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Windshield Glass Replacement Coverage

July 11, 2013

Some types of automobile insurance coverage are mandated in Alberta. Third-party liability claims and accident benefits, for example, must be included in all policies. Windshield glass replacement coverage, however, is not required by law. Declining this particular coverage is usually done via a form known as the 13D. Consumers interested in exploring this cost savings option should speak with a auto insurance broker or agent and ask about the 13D, which is generally available for automobiles but not for trailers or recreational vehicles.

The 13D Endorsement

The 13D endorsement can save Albertans a great deal of money. Every year, insurance companies pay out many claims for windshield damage alone (usually due to stone chips). As a result, drivers willing to waive windshield coverage are often offered a reduced rate by their insurance company.

To achieve these kinds of savings, the coverage limitations are going to be significant. For example, your front windshield will not be covered for any damage except under very specific conditions. Damage due to vandalism or road hazards such as stone chips in construction zones will not be covered. However, if you have a collision or upset that damages your windshield, your policy will probably cover it even with a 13D endorsement.

The 13D endorsement typically does not impose such severe limitations for the side or back windows of a vehicle, but it will exclude all windows from road hazards. However, this may not matter since the side and back windows of a car are far less likely to experience road hazards in the first place.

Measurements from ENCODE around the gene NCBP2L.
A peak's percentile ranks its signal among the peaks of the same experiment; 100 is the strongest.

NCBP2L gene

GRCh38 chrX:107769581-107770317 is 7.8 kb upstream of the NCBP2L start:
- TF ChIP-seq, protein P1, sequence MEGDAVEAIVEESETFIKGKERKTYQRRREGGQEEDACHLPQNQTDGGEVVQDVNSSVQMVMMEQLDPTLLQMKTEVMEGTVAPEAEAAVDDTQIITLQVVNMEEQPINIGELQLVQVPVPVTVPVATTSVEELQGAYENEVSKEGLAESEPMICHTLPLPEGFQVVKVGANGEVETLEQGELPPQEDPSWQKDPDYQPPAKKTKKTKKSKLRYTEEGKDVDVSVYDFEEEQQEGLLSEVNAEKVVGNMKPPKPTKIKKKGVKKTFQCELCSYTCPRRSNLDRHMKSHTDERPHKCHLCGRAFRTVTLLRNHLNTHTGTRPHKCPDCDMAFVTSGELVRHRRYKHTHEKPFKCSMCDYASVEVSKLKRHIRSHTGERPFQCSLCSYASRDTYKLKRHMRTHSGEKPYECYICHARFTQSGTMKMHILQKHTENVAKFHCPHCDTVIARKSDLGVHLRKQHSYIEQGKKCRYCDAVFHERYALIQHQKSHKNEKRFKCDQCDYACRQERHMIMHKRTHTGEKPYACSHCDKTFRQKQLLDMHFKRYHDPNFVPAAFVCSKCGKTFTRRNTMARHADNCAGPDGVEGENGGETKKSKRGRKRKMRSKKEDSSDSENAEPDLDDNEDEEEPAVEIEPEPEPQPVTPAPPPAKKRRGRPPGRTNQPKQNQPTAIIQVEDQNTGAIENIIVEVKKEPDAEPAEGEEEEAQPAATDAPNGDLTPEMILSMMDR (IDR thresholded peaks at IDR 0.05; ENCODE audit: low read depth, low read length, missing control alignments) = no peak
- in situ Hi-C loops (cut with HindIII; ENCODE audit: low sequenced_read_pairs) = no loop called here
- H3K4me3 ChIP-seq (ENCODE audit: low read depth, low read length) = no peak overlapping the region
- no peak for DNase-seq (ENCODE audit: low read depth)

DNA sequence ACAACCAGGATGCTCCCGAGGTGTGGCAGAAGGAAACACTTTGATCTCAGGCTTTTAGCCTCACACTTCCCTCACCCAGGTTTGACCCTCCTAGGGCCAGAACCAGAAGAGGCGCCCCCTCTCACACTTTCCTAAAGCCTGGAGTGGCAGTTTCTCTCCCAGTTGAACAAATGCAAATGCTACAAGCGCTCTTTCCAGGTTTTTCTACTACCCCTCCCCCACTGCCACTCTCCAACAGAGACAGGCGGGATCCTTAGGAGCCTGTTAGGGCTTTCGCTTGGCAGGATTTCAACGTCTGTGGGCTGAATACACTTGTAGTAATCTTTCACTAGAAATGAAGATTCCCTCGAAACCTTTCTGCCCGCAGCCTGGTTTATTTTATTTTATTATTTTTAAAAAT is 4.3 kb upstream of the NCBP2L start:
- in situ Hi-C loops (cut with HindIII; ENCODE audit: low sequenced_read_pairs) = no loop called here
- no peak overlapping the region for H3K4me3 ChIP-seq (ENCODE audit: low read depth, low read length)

Specific Glass Coverages for Automobile Insurance

An agent or broker can advise you about all the glass coverages available on your policy. If you have a car with expensive glass and you wish to specifically insure it against vandalism or road hazards, riders are often available, as are "stand alone" glass insurance policies. These may be a good idea if you live in an area that is slated for road construction or infrastructure improvements, both of which are common across Canada.

Going Without Glass Coverage

Some drivers decide to fill out the 13D form and go without glass coverage. Since this does save them a significant amount of money, it can function as a form of self-insurance. The money saved can be banked, and will then be available in case glass repairs or replacement becomes necessary.

This strategy, however, is not without its risks. In some provinces, having cracks in your windshield is a violation in itself since it is considered a safety hazard that limits a driver's vision. Penalties for windshield cracks vary by province and can range from tickets to having the vehicle impounded.

For full information on all your options, speak to an insurance broker or agent about glass coverage and the 13D endorsement and how these can save you money on your Alberta auto insurance.



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